The UK government decision to impose a 14-day quarantine on everyone arriving from Spain was “unjust”, the country’s prime minister has said.
Pedro Sánchez said tourists in most Spanish regions would be safer from coronavirus than in the UK, and he was hoping Britain would rethink its move.
He said talks were ongoing after the UK also advised against all but essential travel to the whole of Spain.
Labour said the government’s handling of the restrictions had been “chaotic”.
But the UK government said it has no plans to change its decision to reintroduce the quarantine measures – with Boris Johnson’s official spokesman warning that “no travel is risk-free during this pandemic”.
Asked about the risk to holidays to other destinations, junior government minister Simon Clarke said the possibility of the rules changing “has to be factored in”.
“By all means go on holiday but understand that there is a chance you may be asked to self-isolate upon your return,” he said.
On Monday, the Foreign Office also extended its travel advice for Spain, now telling people to avoid non-essential journeys to the Canary and Balearic Islands, as well as mainland Spain.
But some travel agents say they are struggling to understand the logic of the UK government’s advice, because the islands have lower coronavirus infection rates.
In an interview with the Telecinco TV network, Mr Sánchez said his government was “talking with British authorities to try to get them to reconsider” the decision.
The UK had made an “error” by considering the infection rate for the whole country, he said.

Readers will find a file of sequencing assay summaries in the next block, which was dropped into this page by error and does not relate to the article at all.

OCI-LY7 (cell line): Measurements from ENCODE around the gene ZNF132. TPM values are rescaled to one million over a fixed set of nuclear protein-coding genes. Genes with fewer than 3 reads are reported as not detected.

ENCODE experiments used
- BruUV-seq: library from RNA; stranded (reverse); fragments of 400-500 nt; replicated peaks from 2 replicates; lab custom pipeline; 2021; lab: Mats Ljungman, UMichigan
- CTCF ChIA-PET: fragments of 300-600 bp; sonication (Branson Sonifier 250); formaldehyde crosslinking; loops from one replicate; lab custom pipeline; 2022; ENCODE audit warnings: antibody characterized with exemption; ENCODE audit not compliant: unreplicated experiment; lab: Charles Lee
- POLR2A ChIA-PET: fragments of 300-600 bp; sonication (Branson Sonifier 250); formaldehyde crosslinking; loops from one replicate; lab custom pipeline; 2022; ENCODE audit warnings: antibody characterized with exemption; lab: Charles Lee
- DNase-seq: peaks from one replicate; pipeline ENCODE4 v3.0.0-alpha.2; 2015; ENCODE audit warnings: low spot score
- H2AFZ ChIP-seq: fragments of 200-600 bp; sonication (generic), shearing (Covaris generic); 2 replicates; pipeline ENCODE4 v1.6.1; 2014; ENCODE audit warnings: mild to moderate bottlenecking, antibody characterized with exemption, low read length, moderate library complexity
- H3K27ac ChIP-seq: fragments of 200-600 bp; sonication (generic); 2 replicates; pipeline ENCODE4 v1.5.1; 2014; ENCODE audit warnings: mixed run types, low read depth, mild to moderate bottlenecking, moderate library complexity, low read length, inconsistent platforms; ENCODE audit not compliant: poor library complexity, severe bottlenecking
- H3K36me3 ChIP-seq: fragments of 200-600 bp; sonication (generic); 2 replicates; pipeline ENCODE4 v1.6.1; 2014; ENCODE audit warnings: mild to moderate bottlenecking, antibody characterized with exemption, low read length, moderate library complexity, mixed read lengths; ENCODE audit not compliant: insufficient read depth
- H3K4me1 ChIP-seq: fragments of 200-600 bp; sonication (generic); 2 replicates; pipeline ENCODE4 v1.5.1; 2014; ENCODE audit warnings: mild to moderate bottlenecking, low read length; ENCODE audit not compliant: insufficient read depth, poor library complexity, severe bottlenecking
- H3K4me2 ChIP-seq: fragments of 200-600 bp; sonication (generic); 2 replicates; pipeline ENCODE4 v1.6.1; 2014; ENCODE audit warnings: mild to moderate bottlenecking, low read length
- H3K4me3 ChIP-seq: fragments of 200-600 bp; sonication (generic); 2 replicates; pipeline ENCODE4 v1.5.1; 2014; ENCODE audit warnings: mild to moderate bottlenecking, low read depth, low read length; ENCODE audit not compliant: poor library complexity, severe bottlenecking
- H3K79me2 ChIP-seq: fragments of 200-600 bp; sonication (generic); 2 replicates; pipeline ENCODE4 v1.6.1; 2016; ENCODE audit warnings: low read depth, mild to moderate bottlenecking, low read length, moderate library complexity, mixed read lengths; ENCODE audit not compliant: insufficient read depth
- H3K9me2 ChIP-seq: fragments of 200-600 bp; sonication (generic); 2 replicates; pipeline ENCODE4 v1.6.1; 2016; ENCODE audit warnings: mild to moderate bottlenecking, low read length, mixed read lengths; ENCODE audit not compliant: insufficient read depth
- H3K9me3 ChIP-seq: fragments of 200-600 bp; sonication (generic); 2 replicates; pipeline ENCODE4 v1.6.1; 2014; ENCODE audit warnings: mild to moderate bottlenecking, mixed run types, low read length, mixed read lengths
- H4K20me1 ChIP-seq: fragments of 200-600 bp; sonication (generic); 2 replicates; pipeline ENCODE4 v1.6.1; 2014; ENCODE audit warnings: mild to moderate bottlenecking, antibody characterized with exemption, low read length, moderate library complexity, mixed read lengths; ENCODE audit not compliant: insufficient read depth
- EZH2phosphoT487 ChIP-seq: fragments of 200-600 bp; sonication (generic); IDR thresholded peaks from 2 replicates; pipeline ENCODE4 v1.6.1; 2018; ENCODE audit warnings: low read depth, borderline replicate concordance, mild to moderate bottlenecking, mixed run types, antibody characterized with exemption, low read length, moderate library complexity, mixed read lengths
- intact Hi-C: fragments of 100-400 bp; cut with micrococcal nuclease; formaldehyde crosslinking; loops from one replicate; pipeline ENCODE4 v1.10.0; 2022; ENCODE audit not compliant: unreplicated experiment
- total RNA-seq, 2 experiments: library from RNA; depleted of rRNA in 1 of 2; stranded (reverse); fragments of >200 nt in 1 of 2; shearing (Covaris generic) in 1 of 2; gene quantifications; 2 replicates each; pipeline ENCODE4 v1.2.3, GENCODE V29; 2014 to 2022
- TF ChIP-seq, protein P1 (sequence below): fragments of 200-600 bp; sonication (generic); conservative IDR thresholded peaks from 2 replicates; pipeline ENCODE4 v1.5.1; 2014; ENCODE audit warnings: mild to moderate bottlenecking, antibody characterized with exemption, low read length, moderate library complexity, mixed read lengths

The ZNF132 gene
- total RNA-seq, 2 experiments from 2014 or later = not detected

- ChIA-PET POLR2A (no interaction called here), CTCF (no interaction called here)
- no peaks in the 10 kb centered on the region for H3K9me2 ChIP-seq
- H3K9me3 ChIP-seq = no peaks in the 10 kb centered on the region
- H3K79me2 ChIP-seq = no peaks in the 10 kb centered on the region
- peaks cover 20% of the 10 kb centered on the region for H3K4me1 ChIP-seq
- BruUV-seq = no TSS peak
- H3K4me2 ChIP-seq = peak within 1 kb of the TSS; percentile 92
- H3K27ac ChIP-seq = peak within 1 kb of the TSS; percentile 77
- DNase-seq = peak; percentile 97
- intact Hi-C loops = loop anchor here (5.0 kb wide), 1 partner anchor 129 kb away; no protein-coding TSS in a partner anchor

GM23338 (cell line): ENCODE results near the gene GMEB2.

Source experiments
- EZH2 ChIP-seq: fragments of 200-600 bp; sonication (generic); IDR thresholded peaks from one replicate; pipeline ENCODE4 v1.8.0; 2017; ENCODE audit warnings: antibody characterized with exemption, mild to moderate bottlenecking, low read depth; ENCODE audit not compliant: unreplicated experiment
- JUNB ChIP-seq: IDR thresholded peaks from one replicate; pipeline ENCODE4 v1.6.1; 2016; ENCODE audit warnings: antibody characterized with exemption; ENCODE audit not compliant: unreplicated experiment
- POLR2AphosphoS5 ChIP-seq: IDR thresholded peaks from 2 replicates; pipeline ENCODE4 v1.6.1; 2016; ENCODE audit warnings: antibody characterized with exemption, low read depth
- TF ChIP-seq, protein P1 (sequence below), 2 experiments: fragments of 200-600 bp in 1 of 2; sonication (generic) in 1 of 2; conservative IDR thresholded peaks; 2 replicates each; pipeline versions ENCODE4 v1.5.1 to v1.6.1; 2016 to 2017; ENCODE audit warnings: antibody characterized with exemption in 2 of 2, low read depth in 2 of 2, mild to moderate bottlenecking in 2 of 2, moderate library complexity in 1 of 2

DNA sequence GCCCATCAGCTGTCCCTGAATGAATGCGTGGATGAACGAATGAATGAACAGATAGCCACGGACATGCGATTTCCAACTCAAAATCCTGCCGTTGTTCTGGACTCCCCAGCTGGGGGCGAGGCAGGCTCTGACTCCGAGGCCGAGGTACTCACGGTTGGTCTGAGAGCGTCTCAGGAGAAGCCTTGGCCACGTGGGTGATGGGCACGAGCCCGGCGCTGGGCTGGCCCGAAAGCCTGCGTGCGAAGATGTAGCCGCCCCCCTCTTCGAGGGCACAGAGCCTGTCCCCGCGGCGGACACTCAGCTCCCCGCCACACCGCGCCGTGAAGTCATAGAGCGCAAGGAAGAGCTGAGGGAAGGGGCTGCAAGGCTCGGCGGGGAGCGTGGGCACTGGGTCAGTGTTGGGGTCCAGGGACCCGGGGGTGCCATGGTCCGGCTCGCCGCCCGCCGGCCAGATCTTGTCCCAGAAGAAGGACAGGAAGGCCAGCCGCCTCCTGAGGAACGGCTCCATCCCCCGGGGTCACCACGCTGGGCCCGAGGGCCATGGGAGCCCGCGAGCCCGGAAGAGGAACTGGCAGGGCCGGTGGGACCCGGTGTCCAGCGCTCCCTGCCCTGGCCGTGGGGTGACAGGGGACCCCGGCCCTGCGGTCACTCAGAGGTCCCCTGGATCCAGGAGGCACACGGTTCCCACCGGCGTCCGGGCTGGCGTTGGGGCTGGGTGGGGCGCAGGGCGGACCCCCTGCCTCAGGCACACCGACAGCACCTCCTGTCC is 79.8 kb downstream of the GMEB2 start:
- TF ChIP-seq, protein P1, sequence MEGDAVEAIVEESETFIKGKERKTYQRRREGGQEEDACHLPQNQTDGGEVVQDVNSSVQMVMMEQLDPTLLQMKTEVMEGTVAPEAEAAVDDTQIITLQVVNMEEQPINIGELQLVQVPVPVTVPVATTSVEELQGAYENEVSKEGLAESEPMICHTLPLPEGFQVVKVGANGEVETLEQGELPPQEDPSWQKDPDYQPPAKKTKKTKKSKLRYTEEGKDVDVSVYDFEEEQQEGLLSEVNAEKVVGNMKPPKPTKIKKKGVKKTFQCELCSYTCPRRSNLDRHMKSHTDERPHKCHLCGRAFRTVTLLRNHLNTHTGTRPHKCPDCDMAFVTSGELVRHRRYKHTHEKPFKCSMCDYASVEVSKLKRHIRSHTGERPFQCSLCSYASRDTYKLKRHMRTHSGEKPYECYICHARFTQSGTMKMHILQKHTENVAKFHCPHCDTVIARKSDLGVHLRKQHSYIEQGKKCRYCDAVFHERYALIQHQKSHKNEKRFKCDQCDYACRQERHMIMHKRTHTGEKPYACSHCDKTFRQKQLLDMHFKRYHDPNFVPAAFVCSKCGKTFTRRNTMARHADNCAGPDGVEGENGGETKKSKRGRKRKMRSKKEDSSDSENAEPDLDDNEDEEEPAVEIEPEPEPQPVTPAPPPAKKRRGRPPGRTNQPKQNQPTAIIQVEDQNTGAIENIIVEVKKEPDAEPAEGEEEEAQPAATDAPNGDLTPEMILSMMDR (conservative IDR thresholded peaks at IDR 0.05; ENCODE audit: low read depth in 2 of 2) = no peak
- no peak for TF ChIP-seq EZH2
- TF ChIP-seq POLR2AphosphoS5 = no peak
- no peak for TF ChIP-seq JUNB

He added that “64.5% of the new cases registered are in two territories” and in most of Spain the prevalence of Covid-19 was “very much inferior to the numbers registered in the United Kingdom”.
The rate of infection in Spain is 35.1 cases per 100,000 people, while the UK is at 14.7, according to the latest figures from the European Centre for Disease Prevention and Control.
While the outbreak remains under control in many parts of Spain, certain areas – in particular Catalonia in the north-east and the neighbouring region of Aragón – have seen a huge spike in infections.
Data up to 19 July suggested there were lower rates of infection in the Balearic and Canary Islands than in mainland Spain.
“Why the Canaries – which are further away from Barcelona than Barcelona is the UK – are on the list as well as mainland Spain, I simply don’t understand,” said Labour MP Chris Bryant, who chairs the all-party parliamentary group for Spain.
“And there are many, many regions of Spain which have much lower infection rates than many areas in the UK. I think this has been terribly badly handled.”
Speaking on BBC Breakfast, local government minister Mr Clarke said: “We respectfully disagree with the Spanish government’s position on this.
“We have seen a very sharp increase in cases in Spain, a 75% increase in cases reported between the middle of last week and the end of last week. That’s why we took the action that we have.”